After tanning, there is an extra step called “finishing,” which transforms the leather into the iconic patent leather look by adding a thin coating of polyurethane or acrylic – not the original linseed oil, turpentine, and pumice stone mixture that Seth Boyden invented in 1818! In the past, the finishing coat was performed by spraying on the polyurethane/acrylic layer, but because of air pollution concerns, contemporary finishing coats are now applied in a machine known as a flow coater. In the flow coater, the leather item passes under a liquid waterfall of the finishing material on a conveyor belt and then is sealed in a drying tunnel using ultraviolet or infrared light. A patent leather item will go through the flow coater and drying tunnel three or four times to add layers of colored dye and a final clear topcoat of the renowned glossy shine. What’s the final product? A gorgeous, high-quality full-grain leather product with an extra durable outer layer that’s perfect for both formal occasions and rain puddles! 

Faux Patent Leather

Though full-grain patent leather exists, faux (or fake) patent leather has unfortunately become much more common than full-grain patent leather due to the low cost of production, and subsequently the lower cost for the consumer. Faux patent leather, which is sometimes called vinyl leather, is made by applying a vinyl/plastic coating to strong polyester fibers to create the look and feel of real patent leather.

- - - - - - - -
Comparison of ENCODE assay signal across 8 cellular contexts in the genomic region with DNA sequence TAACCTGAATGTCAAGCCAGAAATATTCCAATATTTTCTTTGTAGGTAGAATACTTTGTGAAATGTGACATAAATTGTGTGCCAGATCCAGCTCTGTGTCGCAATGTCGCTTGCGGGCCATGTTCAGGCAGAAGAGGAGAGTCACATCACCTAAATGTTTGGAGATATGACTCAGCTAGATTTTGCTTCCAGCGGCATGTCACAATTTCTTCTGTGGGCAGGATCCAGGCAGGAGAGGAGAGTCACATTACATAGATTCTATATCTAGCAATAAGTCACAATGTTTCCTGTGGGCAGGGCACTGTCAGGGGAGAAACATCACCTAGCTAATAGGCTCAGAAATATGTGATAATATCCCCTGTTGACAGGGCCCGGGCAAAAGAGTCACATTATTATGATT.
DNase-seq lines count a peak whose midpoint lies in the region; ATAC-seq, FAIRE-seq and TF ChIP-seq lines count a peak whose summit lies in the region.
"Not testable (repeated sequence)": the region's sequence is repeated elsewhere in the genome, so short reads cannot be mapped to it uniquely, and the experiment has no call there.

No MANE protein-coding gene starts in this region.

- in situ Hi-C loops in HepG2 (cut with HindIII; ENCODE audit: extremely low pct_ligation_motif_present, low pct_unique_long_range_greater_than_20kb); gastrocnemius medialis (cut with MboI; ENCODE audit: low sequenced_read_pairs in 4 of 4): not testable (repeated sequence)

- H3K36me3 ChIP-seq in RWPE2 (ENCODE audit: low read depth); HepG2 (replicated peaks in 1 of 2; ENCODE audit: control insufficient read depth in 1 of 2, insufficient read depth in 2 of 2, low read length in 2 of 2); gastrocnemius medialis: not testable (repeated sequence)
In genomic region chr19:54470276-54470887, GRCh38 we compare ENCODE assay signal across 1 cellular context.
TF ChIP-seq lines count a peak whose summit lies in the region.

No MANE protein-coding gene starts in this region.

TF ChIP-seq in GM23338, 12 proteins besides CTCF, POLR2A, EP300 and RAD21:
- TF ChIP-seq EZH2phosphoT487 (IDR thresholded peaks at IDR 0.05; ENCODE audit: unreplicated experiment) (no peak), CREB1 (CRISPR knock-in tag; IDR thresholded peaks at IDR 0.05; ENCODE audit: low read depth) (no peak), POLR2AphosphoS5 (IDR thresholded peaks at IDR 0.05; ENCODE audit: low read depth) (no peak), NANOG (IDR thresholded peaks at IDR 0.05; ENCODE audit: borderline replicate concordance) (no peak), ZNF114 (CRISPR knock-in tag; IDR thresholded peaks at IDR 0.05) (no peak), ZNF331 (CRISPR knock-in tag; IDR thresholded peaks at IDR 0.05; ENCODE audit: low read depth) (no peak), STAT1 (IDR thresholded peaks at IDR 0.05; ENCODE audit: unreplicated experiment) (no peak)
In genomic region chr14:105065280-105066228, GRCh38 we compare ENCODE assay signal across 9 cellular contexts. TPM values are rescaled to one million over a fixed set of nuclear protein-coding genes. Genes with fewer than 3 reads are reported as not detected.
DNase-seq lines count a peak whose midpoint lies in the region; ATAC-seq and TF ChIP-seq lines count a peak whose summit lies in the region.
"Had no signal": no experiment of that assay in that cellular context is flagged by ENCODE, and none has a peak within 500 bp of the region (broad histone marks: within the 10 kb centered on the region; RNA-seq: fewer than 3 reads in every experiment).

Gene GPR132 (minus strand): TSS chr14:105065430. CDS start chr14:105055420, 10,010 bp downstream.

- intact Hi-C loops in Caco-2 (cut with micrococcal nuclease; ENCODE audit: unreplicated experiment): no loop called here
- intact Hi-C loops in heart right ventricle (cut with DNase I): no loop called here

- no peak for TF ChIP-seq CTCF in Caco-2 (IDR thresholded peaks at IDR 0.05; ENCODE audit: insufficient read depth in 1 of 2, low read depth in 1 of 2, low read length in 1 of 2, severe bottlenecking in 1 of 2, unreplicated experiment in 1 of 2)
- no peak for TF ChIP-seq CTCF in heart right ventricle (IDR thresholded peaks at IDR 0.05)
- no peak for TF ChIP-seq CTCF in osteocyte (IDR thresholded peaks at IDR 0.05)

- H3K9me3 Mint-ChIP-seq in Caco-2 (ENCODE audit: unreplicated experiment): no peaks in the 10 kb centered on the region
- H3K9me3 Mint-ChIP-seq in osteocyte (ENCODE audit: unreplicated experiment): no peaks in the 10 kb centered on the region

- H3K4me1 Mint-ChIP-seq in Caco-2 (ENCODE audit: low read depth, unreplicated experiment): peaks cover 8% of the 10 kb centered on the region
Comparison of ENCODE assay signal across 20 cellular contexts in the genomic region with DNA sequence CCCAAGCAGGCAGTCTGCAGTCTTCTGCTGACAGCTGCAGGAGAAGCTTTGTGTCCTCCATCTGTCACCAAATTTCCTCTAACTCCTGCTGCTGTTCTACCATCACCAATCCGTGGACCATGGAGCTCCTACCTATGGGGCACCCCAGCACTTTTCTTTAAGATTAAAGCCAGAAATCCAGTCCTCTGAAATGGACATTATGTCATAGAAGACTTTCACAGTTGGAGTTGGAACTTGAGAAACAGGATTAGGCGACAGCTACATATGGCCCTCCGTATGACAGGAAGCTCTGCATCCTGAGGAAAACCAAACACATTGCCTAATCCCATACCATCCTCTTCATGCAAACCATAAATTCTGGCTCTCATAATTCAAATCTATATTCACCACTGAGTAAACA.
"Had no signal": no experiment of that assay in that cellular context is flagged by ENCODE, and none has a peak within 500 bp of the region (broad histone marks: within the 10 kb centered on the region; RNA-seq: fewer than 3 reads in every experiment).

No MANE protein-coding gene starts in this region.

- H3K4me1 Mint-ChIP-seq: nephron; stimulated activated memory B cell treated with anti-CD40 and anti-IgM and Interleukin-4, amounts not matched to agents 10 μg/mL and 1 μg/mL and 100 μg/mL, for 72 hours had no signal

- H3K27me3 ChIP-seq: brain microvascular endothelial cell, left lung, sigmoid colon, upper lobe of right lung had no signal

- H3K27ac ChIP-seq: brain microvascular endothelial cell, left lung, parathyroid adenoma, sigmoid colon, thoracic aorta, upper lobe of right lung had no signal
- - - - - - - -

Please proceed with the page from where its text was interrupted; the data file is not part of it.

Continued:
So why bother with full-grain patent leather if faux patent leather looks the same and costs much less? The three main differences are sustainability, durability, and overall feel. Since faux patent leather is made synthetically, there is typically much more waste created when the products are being made. Full-grain patent leather uses organic materials with a synthetic finishing coat, which generates a lower waste profile and less toxic pollution. Moreover, though both kinds of patent leather are waterproof and easy to care for, full-grain patent leather can last years longer, due to the higher quality inner core of real animal hide. Finally, full-grain patent leather also offers a smoother and more flexible feeling on the foot than that of faux patent leather.

Chelsea Hawks Boots Patent Leather [Children's Leather Boots]

Chelsea Hawks Boots Patent Leather [Children's Leather Boots]

Chelsea Hawks Boots Patent Leather

How to Clean Patent Leather